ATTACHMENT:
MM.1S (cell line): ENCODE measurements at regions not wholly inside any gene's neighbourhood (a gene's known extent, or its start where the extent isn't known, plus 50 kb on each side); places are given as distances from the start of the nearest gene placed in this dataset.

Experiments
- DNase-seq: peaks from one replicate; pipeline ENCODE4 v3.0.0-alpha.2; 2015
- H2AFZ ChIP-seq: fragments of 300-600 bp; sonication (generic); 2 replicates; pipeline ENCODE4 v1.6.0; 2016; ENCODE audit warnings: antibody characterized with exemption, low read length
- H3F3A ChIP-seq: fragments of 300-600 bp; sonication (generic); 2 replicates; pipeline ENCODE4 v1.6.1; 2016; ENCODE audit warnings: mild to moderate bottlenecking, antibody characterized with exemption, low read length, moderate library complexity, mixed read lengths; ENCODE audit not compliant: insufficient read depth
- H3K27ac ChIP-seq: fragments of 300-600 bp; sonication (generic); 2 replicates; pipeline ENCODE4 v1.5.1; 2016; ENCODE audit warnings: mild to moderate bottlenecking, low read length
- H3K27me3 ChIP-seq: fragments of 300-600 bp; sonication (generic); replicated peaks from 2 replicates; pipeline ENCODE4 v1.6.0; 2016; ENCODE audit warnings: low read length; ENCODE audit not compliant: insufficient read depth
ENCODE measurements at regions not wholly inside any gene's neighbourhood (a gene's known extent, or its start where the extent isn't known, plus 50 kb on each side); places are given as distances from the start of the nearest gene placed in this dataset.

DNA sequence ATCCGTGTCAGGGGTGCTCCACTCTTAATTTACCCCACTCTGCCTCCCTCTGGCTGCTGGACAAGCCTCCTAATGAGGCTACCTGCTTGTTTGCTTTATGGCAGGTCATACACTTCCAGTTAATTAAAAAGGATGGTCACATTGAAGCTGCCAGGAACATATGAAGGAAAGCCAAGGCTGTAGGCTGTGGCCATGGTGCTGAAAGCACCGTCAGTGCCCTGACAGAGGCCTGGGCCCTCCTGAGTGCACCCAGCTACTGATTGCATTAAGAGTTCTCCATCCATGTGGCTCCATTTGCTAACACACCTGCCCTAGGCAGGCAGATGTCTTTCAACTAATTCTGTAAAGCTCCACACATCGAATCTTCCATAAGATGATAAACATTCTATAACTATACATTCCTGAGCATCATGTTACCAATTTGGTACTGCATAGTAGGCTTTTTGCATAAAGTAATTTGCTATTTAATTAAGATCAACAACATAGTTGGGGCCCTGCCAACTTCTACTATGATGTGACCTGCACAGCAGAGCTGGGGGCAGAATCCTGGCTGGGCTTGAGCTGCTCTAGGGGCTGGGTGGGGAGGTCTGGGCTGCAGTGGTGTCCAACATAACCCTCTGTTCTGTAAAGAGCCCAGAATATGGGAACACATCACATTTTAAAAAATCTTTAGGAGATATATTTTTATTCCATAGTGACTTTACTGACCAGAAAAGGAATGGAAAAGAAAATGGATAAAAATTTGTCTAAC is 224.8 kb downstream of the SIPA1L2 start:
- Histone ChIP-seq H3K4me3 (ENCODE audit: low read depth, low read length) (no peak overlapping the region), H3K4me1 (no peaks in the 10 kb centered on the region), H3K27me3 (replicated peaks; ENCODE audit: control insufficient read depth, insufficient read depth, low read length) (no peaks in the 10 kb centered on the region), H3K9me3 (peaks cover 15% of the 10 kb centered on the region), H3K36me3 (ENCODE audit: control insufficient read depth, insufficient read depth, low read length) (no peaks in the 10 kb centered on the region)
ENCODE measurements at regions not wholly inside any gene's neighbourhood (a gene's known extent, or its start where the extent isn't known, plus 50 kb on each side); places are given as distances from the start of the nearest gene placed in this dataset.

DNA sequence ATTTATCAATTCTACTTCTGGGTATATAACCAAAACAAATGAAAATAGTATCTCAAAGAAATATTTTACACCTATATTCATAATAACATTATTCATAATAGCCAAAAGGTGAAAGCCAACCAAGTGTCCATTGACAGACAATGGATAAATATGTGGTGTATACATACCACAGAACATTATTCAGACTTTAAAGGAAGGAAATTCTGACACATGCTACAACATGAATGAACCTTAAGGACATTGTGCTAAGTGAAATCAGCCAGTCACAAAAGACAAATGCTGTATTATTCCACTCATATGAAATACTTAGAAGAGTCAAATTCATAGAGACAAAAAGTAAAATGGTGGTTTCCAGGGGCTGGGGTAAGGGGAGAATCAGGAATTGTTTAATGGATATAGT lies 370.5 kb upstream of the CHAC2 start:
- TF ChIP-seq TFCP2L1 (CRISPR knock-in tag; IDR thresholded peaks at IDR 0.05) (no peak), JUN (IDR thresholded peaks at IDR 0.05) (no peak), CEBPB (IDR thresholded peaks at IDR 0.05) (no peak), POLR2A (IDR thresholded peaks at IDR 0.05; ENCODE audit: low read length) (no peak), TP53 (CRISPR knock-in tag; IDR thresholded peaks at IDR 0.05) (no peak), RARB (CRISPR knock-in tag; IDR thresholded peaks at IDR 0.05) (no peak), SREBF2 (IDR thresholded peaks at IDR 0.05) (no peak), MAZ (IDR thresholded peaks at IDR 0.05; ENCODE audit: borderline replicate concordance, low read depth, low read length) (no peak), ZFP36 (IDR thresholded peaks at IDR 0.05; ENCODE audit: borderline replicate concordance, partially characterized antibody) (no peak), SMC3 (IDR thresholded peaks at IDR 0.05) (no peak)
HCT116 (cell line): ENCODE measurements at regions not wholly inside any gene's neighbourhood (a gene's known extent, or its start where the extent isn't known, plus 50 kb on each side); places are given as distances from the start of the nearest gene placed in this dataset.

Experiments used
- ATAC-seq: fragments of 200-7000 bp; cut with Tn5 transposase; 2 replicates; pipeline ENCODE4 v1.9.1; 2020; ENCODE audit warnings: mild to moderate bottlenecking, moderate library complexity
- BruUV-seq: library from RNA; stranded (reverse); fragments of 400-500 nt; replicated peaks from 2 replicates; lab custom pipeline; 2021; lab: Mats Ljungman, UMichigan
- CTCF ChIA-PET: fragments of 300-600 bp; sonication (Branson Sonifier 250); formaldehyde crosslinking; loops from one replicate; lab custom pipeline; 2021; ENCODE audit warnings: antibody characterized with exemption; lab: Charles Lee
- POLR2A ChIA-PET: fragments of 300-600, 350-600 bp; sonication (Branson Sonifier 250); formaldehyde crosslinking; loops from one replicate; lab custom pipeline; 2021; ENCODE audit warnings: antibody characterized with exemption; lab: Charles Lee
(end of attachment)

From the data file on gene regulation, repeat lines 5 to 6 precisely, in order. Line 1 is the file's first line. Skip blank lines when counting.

- H3F3A ChIP-seq: fragments of 300-600 bp; sonication (generic); 2 replicates; pipeline ENCODE4 v1.6.1; 2016; ENCODE audit warnings: mild to moderate bottlenecking, antibody characterized with exemption, low read length, moderate library complexity, mixed read lengths; ENCODE audit not compliant: insufficient read depth
- H3K27ac ChIP-seq: fragments of 300-600 bp; sonication (generic); 2 replicates; pipeline ENCODE4 v1.5.1; 2016; ENCODE audit warnings: mild to moderate bottlenecking, low read length